Raising Young Waterfowl
Ducklings and Goslings
Photo courtesy of Marshall Clinton
Without Their Mom
You can get some ideas about raising young birds from my page on Raising Chicks, but young waterfowl need somewhat different care. Some of this material is a repeat of what is on that page.
If you have any questions that aren't covered here, contact me at FeatherSite -- questions and comments and I'll be glad to try and answer them. I'll also post that information here to help the next person.
A basic brooder can be as simple as a large cardboard box with a lightbulb for heat.
Waterfowl need somewhat less heat than chicks. The first week they should have 90 degrees. You can lower this in 5 degree increments each week through the fifth week. After this they are usually ready to do without supplemental heat.
If you don't have a formal brooder, your heat source is usually a lightbulb or heat-lamp. Be careful with these not to leave them low enough for the babies to burn themselves. Also, especially with heat-lamps, be careful that the bedding can't catch fire.
Photo courtesy of Stonegate Waterfowl
I never use wood shavings for birds under 2 weeks. Too much chance they'll accidentally eat them and get blocked up.
A slick surface like newspaper is a real no-no for newly hatched waterfowl. If you must use newspapers, for the first few days spread paper towels over them.
My favorite surface is wire! I take a piece of hardware cloth or an old window screen and cut it to the dimensions of the brooder. Then I put down a layer of newspaper and lay the wire on it. At cleaning time I just lift out the wire and hose it down, replacing a clean layer of newspaper beneath it. Be careful to make sure there are no sharp wires to hurt their feet. Either bend the edges under or tape them up.
If you can anchor the edges, old bath towels also make great brooder floors. Just shake 'em, wash 'em, and use 'em again.
It is very important for goslings to have good footing right after they hatch. They are prone to a condition called splay-leg, or spraddle legs, as they are quite unsteady for the first couple of days. If this does occur, you can lightly bind the legs together above the hock for a few days, using a rubber band or light cord to make the hobbles. If the weather is warm, a short time walking on the lawn each day is very good for their legs, plus they'll start right in on eating some grass.
A constant supply of fresh water is necessary to ducklings and goslings. For the first week, a chick waterer will work well. After that they get too large to submerge their heads and clean their faces in the water. All waterfowl need to be able to do this. But you can't just give them a bowl of water. There are two problems with this. First, you don't want them walking in their drinking water or leaving droppings in it. Second, if they stay wet, they'll catch cold and could die of it.
You may have to be inventive to figure out how to put together a waterer that lets older ducklings and goslings submerge their heads, but not get in it or tip it over. (If it tips over you will have a mess of wet litter and chilled babies.) Commercial brooders for waterfowl have a water trough outside of the brooding area which the youngsters reach by sticking their heads between wire bars. These bars are adjustable to allow for growth. One home-style method to take a flat pan and get some wire that the birds can reach through. You bend the wire into a cylinder that just fits in the pan and attach it so that the youngsters can't move it. This creates a small "pond" that they can't get in, but they can reach their heads into it. A heavy rock in the center will keep it from tipping over.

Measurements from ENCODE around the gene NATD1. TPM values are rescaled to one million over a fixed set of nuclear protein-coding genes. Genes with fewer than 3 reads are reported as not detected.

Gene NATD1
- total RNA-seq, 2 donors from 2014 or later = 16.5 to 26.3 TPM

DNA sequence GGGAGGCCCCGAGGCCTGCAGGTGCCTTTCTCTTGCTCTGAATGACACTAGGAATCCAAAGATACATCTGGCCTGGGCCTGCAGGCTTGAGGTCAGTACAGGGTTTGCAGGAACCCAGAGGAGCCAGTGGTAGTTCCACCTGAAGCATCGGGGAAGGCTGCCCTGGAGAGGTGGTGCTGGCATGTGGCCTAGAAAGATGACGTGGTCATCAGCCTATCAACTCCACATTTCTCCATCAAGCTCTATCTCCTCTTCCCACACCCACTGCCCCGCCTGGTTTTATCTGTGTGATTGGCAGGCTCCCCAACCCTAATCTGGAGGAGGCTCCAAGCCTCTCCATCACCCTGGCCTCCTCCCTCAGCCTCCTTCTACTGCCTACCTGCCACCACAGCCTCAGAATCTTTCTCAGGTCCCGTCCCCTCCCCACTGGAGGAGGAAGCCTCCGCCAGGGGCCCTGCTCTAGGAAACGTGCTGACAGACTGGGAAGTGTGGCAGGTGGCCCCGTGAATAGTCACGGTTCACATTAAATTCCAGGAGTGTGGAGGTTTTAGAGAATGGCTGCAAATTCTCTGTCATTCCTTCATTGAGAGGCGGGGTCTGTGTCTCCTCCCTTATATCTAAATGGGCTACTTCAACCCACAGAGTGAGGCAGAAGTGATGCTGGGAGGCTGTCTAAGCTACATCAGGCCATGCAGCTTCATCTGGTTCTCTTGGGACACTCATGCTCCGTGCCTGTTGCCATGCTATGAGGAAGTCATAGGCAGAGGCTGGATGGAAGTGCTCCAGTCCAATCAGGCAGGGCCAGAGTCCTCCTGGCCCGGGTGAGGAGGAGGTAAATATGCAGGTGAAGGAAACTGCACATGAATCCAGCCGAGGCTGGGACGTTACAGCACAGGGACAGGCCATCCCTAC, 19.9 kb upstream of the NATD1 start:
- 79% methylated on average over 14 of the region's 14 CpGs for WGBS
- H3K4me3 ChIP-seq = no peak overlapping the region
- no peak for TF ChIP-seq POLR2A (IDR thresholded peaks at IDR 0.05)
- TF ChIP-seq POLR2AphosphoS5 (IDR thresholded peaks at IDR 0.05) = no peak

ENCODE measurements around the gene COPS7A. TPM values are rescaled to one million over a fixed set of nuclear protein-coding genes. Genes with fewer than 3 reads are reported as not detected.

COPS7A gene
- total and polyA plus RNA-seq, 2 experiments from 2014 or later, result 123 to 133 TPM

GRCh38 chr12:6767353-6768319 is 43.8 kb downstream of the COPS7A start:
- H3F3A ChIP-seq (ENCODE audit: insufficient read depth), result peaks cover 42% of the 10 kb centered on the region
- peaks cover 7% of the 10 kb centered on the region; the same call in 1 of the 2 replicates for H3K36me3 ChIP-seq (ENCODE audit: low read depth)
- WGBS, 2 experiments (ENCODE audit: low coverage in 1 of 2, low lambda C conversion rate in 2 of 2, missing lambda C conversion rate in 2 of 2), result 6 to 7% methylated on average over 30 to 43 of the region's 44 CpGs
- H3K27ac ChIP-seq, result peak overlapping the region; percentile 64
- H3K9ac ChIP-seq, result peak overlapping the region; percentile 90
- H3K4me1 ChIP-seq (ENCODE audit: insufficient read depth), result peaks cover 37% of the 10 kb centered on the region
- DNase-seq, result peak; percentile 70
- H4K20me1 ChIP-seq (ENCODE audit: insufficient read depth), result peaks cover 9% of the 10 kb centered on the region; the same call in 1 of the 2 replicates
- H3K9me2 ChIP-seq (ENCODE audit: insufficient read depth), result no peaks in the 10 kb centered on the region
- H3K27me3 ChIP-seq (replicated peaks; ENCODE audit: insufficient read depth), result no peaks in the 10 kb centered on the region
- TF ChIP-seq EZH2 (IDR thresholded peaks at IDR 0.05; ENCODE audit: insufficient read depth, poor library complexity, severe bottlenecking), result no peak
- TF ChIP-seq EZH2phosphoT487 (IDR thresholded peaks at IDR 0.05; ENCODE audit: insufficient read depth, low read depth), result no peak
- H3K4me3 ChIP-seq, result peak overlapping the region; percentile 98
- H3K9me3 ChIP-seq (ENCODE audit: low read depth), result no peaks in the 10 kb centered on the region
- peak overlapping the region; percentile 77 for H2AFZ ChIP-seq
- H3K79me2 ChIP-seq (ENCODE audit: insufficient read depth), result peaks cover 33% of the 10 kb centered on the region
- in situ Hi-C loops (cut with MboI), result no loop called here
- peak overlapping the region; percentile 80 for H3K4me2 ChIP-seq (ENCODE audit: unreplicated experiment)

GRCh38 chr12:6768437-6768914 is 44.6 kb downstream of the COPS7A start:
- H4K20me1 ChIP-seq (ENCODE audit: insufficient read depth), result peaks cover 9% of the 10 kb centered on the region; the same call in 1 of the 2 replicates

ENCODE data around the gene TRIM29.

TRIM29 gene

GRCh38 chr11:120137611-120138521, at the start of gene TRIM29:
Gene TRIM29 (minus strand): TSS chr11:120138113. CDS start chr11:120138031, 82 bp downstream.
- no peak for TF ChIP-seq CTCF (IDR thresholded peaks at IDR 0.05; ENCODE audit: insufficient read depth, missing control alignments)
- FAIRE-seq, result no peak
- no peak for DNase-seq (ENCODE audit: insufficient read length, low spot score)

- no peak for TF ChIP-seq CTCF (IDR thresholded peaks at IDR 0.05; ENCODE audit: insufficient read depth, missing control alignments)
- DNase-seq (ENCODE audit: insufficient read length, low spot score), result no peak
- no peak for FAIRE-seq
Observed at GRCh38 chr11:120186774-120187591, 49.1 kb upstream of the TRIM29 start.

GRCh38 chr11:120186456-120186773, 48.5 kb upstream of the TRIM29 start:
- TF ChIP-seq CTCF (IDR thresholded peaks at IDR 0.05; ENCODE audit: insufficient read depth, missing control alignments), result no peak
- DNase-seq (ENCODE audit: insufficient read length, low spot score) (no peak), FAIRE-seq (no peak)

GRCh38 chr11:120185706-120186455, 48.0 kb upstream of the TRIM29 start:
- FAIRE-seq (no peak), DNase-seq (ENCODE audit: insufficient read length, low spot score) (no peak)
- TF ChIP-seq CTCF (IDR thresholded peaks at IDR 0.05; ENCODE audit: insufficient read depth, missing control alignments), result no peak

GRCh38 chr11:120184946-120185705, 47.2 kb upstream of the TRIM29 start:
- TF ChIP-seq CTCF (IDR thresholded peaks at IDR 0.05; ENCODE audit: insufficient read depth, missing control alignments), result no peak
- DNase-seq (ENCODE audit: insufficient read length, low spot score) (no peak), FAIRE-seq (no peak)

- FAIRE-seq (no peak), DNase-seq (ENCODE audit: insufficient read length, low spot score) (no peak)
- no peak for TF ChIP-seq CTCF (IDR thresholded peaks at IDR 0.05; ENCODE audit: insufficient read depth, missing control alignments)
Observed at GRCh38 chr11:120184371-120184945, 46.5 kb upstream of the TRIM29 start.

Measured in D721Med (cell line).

Just remember that the nature of waterfowl is to play in the water, and as the surrogate parent, you have to control this for the first few weeks. And be aware that you'll go through lots of soggy cardboard boxes, even with the best watering situations.
Swimming: A mother duck or goose knows just how long to let her kids swim and when to take them out of the water and warm them and let them dry. But we don't really know this. If you really want to see them swimming, set up a "swimming hole" away from their brooder in a warm place and let them swim, always supervised, for a short time daily. (Be very sure there is a ramp with good traction so they can easily get out of the water or they may tire and drown.) Then dry them and return them to a warm and draft-free brooder. You can start doing this after they're a couple days old. It's best if the water is room temperature while they're little.
Ducks have an oil gland on their back, near the tail. This produces the oil that waterproofs them, but it only becomes active after they've had some exposure to water. The earlier the exposure, the more likely the gland will function correctly. So some early, supervised, swimming is a good idea, if you follow the rules above.
Feed should be available at all times. I never feed mash to young waterfowl. I use crumbles or
pelleted feeds. You may be lucky
and have a supplier available who
can get you a duck starter feed. Otherwise, David Holderread, probably the foremost waterfowl guy in
the US, recommends using broiler starter or a 50/50 mix of chick starter and turkey/game starter. Be careful not to let the protein level get too high or you may have a problem with angel wing.
It is good to supplement the diet of goslings with
fresh grass clippings or lettuce (and great if you can give them a short run daily--if
it's warm out--to pick their own). If they get greens they should have grit available.
Warning: Never give young waterfowl medicated chick feed. Ducklings are voracious eaters and can overdose themselves and die from a medication that is correctly proportioned for chickens.
Photo courtesy of Jason Chambers
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Direct questions and comments to Barry at FeatherSite -- questions and comments